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Transitions to Entrepreneurship and Industry-Specific Barriers

Author

Listed:
  • Lofstrom, Magnus

    () (Public Policy Institute of California)

  • Bates, Timothy

    () (Wayne State University, Detroit)

  • Parker, Simon C.

    () (Western University, Canada)

Abstract

Drivers of entrepreneurial entry are investigated in this study by examining how entry into small-business ownership is shaped by industry-specific constraints. The human- and financial-capital endowments of potential entrepreneurs entering firms in various industries are shown to differ profoundly, depending on the type of venture entered. The educational credentials of highly educated potential entrepreneurs, in particular, predict avoidance of small-firm ownership in some industries as well as attraction to others. Recognizing that individuals choose an industry sector jointly with their decision to enter entrepreneurship, we find that the conventional practice of conflating different industry types in empirical analyses of transitions to entrepreneurship generates misleading findings about the determinants of entrepreneurship.

Suggested Citation

  • Lofstrom, Magnus & Bates, Timothy & Parker, Simon C., 2011. "Transitions to Entrepreneurship and Industry-Specific Barriers," IZA Discussion Papers 6103, Institute for the Study of Labor (IZA).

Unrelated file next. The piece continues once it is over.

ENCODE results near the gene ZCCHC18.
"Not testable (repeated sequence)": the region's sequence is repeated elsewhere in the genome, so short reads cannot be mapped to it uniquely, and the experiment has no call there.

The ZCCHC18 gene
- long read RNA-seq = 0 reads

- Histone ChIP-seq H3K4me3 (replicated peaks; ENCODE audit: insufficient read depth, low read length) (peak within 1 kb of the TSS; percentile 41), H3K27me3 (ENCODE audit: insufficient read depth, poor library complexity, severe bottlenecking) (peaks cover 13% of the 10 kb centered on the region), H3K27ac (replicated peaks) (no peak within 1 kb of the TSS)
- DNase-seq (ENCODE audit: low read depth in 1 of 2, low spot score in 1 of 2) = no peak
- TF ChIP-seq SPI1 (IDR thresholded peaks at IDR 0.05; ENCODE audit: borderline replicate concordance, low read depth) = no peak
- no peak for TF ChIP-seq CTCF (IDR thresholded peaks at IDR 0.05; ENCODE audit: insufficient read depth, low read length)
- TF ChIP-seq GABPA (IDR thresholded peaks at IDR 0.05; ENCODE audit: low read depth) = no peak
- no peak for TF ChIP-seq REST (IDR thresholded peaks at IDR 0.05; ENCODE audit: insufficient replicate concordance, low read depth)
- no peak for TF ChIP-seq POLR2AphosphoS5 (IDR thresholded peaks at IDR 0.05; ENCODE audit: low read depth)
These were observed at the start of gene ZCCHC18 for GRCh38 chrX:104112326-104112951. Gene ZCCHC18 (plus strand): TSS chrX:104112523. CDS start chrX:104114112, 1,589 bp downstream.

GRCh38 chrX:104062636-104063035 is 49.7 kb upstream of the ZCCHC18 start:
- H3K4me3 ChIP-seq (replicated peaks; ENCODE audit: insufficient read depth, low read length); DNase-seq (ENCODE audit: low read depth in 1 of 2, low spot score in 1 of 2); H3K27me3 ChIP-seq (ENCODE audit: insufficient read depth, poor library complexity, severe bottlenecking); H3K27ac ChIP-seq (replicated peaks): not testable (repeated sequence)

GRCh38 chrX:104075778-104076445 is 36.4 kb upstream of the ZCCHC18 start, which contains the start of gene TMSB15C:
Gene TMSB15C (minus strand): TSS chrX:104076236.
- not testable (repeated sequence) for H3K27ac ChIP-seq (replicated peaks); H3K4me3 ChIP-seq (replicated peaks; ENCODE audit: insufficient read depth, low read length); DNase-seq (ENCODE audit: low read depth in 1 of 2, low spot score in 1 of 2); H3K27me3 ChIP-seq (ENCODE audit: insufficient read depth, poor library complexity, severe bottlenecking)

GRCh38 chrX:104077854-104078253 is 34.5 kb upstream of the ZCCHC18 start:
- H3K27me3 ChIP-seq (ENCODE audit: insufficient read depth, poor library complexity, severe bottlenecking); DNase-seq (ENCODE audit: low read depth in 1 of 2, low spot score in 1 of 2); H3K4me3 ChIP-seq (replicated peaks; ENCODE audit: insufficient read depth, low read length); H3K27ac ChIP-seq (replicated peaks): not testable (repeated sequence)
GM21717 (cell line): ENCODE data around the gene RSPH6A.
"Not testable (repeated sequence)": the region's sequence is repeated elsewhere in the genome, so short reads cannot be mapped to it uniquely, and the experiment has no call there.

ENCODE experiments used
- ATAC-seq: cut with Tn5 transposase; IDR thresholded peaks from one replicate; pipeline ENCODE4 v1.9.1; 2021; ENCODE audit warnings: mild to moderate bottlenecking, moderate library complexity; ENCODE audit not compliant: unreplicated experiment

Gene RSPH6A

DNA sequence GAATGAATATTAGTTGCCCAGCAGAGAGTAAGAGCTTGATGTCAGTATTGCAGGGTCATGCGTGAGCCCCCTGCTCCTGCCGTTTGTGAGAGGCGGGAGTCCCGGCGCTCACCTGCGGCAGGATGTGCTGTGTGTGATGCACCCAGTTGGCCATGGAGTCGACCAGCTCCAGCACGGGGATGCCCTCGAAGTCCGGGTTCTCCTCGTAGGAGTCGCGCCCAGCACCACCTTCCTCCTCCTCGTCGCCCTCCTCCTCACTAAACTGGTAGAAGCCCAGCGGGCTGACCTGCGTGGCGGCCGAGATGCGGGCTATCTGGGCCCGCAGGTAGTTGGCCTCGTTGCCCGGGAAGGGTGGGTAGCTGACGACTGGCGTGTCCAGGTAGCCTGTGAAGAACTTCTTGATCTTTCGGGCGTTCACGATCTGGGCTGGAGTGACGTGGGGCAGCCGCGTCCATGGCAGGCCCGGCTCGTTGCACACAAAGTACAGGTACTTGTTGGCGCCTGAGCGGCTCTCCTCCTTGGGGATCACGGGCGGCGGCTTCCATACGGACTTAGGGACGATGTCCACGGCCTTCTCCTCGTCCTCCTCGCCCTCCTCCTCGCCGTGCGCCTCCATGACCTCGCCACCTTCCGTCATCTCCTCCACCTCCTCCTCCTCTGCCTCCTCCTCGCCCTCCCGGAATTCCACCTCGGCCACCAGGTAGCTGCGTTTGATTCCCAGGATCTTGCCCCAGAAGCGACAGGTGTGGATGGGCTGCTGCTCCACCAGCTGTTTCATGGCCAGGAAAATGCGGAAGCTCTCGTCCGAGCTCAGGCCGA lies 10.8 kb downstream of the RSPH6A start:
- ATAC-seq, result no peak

• Handle: RePEc:iza:izadps:dp6103
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    References listed on IDEAS

    as
    1. Josep-Maria Arauzo-Carod & Agustí Segarra-Blasco, 2005. "The Determinants of Entry are not Independent of Start-up Size: Some Evidence from Spanish Manufacturing," Review of Industrial Organization, Springer;The Industrial Organization Society, vol. 27(2), pages 147-165, September.
    2. Banerjee, Abhijit V & Newman, Andrew F, 1993. "Occupational Choice and the Process of Development," Journal of Political Economy, University of Chicago Press, vol. 101(2), pages 274-298, April.
    3. Richard E. Caves, 1998. "Industrial Organization and New Findings on the Turnover and Mobility of Firms," Journal of Economic Literature, American Economic Association, vol. 36(4), pages 1947-1982, December.
    4. Bates, Timothy, 1990. "Entrepreneur Human Capital Inputs and Small Business Longevity," The Review of Economics and Statistics, MIT Press, vol. 72(4), pages 551-559, November.
    5. Bates, Timothy, 1995. "Self-employment entry across industry groups," Journal of Business Venturing, Elsevier, vol. 10(2), pages 143-156, March.
    Full references (including those not matched with items on IDEAS)

    More about this item

    Keywords

    entry barriers; transitions; capital constraints; self-employment; entrepreneurship; business start-ups;

    JEL classification:

    • J24 - Labor and Demographic Economics - - Demand and Supply of Labor - - - Human Capital; Skills; Occupational Choice; Labor Productivity
    • L26 - Industrial Organization - - Firm Objectives, Organization, and Behavior - - - Entrepreneurship
    • M13 - Business Administration and Business Economics; Marketing; Accounting; Personnel Economics - - Business Administration - - - New Firms; Startups

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